Do I need to take a B+E Trailer Test
Changes to the licensing and testing system on 1st January 1997 saw the introduction of a completely new test [B+E Car & Trailer Test]. Although the test has been around for a number of years now, a huge number of people are completely unaware of it. This involves drivers in driving when unlicensed and therefore uninsured through ignorance of the law.
Many choose to ignore the law and make a decision to drive unlicensed and tow illegally. If you intend to tow it is recommended that you take the test to avoid any misinterpretation by you, or potential problems with the police or your insurers. The information listed below is not intended to be a definitive statement of Law. You should check with the DVLA for the specific advice you need.
The driving licence you need to tow a caravan or other large trailer.
The ability to tow will depend on the driving licence you hold. The category entitlement on your driving licence will determine the type of trailer you can tow.
What is the B+E entitlement?
Category B+E allows vehicles up to 3.5 tonnes MAM to be combined with trailers in excess of 750kgs MAM. In order to gain this entitlement, new category B driving licence holders have to pass a further practical test for B+E. (There is no Theory test).
Car licences held before 1st January 1997
Drivers who passed a car driving test before 1st January 1997 retain their existing entitlement to tow trailers until their licence expires. This means they are generally entitled to drive a vehicle and trailer combination up to 8.25 tonnes MAM. However if a driver has had to take a retest after the date shown above, they will have lost their automatic entitlement to tow and will need to take the B+E test, if they wish to tow larger trailer combinations.
Car licences first obtained since 1st January 1997
Drivers who passed a car driving test on or after 1st January 1997, are limited to vehicles up to 3.5tonnes MAM towing a trailer up to 750kgs, or a vehicle and trailer combination up to 3.5 tonnes MAM providing the MAM of the trailer doesn’t exceed the unladen mass of the towing vehicle. You will need to pass an additional B+E driving test if you wish to tow a caravan or other trailer combination which exceeds these weight limits.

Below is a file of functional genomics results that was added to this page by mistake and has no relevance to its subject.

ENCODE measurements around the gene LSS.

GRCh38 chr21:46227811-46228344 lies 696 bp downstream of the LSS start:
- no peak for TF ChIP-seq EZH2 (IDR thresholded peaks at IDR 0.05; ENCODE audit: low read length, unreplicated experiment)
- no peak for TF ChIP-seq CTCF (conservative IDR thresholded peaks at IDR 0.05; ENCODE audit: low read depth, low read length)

For car drivers who have limited or no experience in towing, an extended course may be offered enabling the driver to gain more experience before sitting their test.
The B+E Test is the DVSA practical driving test for car and trailer. No medical examination and no additional theory test is required.
The test is regarded by the DVSA as the first step to driving Large Goods Vehicles and is examined accordingly.
The duration of the test is about an hour and a half. the candidate will need to demonstrate a number of different exercises including a reversing exercise, coupling, uncoupling and a controlled stop. In addition to the trailer manoeuvring exercises the candidate must show the examiner skill and competency on the highway including junctions, lane discipline, mirror & signalling timing, hill starts, angled starts etc. covering a variety of different roads.
Before the test you will be asked a number questions called ‘show me, tell me’ (i.e. Show me how you would check that your vehicle & trailer doors are secure) it must be answered either verbally or practically demonstrated.
Successfully passing this test gives the category B+E that allows driver to tow a trailer up to a gross weight (trailer including load) of 3500kg.(3.5 tons). This means a vehicle and trailer with a gross train weight of 7,000kg.(7 tons)
CAUTION – You could need considerably more than a B+E driving test – if the trailer exceeds 1020kg ulw or the towing vehicle is over 3.5 tonnes and they are being used in connection with a business, you are likely to require a Goods Vehicle Operators Licence, the towing vehicle may require a Tachograph and the driver will have to observe the Drivers Hours Regulations. More details are available from your Local Traffic Area Network advertised under Driving in all BT Phone Books orwww.vosa.gov.uk